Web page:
COVID-19 IS forcing new learning models to emerge
The coronavirus pandemic has been profoundly disruptive to the education sector globally, but new learning models are emerging during the crisis, some of which have high levels of efficacy, according to NESLI’s International Advisory Board.
The International Advisory Board met online recently to discuss the impact of the virus, how it is forcing innovation in schools and what sustained changes might a post-COVID-19 education sector be like.
In the short-term, the situation has exposed a sharp digital divide between the schools and students that are equipped for online learning and those that are not. A lack of reliable, affordable and accessible internet access is creating a situation where access to learning is not equal.
More than 300 million K-12 students globally are currently missing school due to the crisis, and many, particularly in Western countries, will not fully return to schoolgrounds until a vaccine is developed. This is the most fundamental change to school education in modern human history and is forcing new systems of educational guidance to appear.
The Advisory Board meeting was attended virtually by Dr Bernadine Futrell (US), Professor Stephen Heppell (UK), Professor Jan Heystek (SA), NESLI General Manager APAC Paul Mears (AUS) and NESLI Academic Director Janet Smith (AUS). The big takeaway was that while the current crisis is horrific, and the high cost of legacy systems is very painful, it has also presented schools with potentially exciting hybrid learning models.
There has been a sudden recognition of the efficacy of online learning in a short period of time. After the crisis is over, it would not be surprising to see 20% of school curricula move online, which will have long-term implications not only for teachers and students, but administrators too. Similarly, teacher professional learning will continue to move online where the credibility of online professional learning communities will be recognized.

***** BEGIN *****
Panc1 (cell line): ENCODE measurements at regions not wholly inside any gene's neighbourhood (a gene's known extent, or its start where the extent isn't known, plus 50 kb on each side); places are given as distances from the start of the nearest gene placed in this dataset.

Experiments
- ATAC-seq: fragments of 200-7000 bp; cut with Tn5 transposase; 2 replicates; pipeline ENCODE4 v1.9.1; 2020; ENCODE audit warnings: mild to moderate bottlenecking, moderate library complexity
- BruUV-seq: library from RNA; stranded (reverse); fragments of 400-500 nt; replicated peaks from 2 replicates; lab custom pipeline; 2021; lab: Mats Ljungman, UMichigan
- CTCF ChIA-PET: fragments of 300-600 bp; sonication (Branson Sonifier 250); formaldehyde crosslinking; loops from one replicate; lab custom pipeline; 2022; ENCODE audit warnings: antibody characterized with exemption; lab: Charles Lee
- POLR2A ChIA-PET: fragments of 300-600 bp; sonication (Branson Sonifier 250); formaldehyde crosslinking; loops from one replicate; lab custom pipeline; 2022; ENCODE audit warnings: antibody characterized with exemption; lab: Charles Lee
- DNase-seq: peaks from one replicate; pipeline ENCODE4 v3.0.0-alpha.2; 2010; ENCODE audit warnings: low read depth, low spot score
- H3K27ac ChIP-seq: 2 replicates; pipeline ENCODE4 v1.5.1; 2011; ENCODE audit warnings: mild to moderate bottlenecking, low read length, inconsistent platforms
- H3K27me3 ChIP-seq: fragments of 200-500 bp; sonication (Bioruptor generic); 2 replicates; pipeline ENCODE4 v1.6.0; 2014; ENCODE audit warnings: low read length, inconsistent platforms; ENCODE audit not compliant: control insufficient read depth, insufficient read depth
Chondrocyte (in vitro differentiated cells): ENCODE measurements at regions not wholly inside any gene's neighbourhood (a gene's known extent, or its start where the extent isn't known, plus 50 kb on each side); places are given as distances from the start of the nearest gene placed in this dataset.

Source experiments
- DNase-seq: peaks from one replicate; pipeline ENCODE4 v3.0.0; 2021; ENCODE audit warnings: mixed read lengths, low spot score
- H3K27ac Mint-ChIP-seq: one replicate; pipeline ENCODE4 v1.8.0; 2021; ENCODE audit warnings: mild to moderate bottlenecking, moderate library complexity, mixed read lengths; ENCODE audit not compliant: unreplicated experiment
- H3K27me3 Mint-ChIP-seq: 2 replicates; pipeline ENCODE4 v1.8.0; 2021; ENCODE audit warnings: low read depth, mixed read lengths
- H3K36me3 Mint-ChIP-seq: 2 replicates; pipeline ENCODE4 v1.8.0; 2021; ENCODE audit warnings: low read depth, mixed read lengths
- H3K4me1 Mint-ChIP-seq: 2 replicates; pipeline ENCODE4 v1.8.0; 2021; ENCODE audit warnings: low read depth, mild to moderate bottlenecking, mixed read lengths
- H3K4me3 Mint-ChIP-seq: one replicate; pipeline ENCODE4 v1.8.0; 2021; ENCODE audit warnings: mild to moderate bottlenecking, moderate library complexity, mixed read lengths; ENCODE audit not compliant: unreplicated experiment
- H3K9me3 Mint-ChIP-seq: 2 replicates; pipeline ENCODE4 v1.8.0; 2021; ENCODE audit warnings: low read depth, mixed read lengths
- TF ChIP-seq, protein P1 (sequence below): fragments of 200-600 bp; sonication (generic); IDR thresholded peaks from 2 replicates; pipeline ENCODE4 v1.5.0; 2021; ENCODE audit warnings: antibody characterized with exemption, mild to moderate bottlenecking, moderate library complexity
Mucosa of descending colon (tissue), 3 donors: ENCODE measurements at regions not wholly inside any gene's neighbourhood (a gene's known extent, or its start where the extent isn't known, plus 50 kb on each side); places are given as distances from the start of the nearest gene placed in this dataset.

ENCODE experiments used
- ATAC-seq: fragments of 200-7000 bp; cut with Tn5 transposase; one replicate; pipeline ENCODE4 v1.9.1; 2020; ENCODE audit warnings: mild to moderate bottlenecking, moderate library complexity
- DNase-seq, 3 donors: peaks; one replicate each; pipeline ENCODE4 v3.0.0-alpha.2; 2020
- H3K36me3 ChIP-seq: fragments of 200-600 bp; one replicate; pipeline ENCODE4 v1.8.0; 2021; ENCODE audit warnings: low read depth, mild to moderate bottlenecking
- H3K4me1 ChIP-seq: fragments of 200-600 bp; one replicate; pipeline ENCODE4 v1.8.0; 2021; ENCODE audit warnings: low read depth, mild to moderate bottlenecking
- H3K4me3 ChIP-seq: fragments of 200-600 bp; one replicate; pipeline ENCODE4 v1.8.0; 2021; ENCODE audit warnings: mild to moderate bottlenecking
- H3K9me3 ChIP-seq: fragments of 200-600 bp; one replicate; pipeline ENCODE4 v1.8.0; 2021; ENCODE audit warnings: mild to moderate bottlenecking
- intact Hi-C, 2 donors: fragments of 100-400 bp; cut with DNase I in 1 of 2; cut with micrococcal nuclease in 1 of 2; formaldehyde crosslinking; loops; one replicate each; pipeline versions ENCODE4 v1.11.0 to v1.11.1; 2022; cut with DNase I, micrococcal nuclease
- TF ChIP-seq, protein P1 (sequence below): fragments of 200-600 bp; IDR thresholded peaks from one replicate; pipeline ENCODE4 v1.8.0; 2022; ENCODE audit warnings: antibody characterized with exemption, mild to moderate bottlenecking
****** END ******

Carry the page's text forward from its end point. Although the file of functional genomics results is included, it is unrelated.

The delivery of remote learning requires different skills and it is important to note that delivering online learning is not just delivering online lectures.
COVID-19 has triggered the potential for a whole new education model mutation which has the potential to be exhilarating.
For example, assessment is already being disrupted with system-level examination processes being cancelled around the world (eg. A-levels, GCSE and NAPLAN). Whilst initially having a negative impact, this may force the adoption of teacher judgement, peer reviews, self-testing and the other elements of quality assessment that educators have valued since the 1980’s.
Interestingly, and perhaps most excitingly, the Board also noted that this phase is an opportunity to engage with student voices and perspectives on how we move forward. Children need to be central to the design of this new system. Establishing a dialogue with students and trusting their input is going to be very important over the next six months. Without harnessing this an opportunity could be missed with long-term implications.
The change to society caused by COVID-19 will be profound and the disruption to education will be prolonged.
NESLI’s advisory board is made up of educational leaders from all over the globe. They meet on a quarterly basis to have productive, robust conversations about issues confronting education globally.
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